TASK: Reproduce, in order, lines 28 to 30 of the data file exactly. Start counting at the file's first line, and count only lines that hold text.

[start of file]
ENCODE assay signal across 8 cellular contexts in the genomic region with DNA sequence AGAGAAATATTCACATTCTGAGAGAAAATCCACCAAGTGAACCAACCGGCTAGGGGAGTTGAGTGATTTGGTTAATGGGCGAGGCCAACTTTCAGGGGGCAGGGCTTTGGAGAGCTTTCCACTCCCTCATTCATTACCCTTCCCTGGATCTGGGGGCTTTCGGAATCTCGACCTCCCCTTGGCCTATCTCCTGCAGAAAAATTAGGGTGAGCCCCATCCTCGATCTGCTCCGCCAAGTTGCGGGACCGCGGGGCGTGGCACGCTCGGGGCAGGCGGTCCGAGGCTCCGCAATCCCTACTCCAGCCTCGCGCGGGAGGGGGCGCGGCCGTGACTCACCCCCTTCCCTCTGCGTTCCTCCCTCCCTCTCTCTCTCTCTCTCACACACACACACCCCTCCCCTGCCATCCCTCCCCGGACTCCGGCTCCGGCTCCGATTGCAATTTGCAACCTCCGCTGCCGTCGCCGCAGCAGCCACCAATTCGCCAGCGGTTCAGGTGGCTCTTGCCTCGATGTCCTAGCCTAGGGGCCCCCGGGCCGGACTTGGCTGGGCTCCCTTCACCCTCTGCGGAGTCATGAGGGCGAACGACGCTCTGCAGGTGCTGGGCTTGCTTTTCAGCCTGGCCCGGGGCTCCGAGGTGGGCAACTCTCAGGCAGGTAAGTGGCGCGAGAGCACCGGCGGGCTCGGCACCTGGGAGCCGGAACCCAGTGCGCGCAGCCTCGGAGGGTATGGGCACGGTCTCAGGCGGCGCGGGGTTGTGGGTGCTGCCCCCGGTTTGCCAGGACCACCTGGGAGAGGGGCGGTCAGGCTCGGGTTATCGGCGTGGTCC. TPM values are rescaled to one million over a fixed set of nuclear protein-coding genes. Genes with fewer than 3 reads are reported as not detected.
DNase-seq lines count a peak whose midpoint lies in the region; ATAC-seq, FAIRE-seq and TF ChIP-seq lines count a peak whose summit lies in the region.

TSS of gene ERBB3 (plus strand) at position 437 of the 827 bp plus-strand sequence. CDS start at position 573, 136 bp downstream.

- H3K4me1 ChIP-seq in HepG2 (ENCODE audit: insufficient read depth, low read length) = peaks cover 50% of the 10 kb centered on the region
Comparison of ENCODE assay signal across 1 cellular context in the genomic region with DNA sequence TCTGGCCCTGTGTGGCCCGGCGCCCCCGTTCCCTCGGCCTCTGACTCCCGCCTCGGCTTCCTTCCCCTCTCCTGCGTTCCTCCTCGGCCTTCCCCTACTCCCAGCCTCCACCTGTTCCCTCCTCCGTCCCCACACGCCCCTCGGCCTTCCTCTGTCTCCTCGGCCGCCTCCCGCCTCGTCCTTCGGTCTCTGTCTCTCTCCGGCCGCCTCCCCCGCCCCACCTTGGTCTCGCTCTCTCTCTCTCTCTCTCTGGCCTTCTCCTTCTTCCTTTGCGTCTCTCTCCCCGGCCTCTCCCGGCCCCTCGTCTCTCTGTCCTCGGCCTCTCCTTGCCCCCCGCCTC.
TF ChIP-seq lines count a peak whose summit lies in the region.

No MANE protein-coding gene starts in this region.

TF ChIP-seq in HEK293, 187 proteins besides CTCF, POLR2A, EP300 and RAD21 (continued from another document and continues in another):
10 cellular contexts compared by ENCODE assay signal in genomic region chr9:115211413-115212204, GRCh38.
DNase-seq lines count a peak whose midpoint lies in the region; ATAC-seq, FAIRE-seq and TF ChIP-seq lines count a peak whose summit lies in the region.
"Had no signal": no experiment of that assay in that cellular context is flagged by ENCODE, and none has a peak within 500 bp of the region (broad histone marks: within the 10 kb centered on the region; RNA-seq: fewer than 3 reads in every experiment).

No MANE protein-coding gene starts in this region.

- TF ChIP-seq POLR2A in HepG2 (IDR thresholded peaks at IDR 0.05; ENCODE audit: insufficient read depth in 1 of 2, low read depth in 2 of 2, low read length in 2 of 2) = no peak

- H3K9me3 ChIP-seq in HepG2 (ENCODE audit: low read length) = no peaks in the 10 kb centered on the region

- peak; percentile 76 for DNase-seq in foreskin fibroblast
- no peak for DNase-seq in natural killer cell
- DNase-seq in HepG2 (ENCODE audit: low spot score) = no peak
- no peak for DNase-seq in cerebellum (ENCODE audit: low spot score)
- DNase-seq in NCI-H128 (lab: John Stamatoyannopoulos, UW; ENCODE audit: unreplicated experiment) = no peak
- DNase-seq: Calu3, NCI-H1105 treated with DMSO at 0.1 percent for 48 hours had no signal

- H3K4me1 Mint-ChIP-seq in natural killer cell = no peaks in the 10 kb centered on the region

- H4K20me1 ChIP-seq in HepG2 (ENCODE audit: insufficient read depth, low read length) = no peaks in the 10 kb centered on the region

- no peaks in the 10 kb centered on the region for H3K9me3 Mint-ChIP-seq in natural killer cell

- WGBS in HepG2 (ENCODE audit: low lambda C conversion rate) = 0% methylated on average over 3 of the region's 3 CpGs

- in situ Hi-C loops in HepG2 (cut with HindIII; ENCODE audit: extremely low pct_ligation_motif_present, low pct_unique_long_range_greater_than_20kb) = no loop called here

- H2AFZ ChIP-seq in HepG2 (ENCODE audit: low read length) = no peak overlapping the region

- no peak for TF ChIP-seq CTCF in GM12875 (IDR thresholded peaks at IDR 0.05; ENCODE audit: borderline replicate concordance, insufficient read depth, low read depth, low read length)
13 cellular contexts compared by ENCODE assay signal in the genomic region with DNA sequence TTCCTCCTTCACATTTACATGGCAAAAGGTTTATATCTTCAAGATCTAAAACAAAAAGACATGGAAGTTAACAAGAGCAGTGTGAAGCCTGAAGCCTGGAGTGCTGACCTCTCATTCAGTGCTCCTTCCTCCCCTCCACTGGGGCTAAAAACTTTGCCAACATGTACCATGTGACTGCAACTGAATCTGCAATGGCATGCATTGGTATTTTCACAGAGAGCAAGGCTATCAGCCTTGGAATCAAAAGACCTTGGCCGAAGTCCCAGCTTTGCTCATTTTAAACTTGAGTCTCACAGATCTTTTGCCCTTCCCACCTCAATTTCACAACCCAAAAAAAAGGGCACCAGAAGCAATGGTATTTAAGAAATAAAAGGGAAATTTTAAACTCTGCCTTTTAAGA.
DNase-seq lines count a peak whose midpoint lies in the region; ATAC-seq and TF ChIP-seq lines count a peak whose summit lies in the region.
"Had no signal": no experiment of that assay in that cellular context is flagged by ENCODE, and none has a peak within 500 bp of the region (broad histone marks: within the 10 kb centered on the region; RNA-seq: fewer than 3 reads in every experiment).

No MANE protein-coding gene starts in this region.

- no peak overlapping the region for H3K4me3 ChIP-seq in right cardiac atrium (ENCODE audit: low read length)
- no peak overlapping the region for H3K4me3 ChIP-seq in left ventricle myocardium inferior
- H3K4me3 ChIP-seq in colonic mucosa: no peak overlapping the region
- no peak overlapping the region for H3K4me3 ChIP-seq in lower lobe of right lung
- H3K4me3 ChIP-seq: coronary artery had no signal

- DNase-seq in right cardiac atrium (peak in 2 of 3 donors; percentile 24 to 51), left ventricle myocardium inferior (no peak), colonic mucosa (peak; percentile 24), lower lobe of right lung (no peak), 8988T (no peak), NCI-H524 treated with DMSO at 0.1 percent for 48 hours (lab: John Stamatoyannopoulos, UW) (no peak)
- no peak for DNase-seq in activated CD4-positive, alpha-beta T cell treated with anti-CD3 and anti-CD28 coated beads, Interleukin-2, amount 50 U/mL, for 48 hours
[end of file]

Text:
13 cellular contexts compared by ENCODE assay signal in the genomic region with DNA sequence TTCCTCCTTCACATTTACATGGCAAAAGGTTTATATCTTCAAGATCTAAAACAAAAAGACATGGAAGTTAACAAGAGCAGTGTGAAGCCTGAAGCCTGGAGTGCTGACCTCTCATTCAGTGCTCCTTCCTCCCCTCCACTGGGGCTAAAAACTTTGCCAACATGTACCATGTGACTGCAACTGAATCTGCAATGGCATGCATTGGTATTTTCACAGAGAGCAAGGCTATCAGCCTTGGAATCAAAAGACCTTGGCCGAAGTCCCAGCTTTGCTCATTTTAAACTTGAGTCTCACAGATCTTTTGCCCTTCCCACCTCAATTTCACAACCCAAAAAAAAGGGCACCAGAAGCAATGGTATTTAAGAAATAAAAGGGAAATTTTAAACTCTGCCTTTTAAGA.
DNase-seq lines count a peak whose midpoint lies in the region; ATAC-seq and TF ChIP-seq lines count a peak whose summit lies in the region.
"Had no signal": no experiment of that assay in that cellular context is flagged by ENCODE, and none has a peak within 500 bp of the region (broad histone marks: within the 10 kb centered on the region; RNA-seq: fewer than 3 reads in every experiment).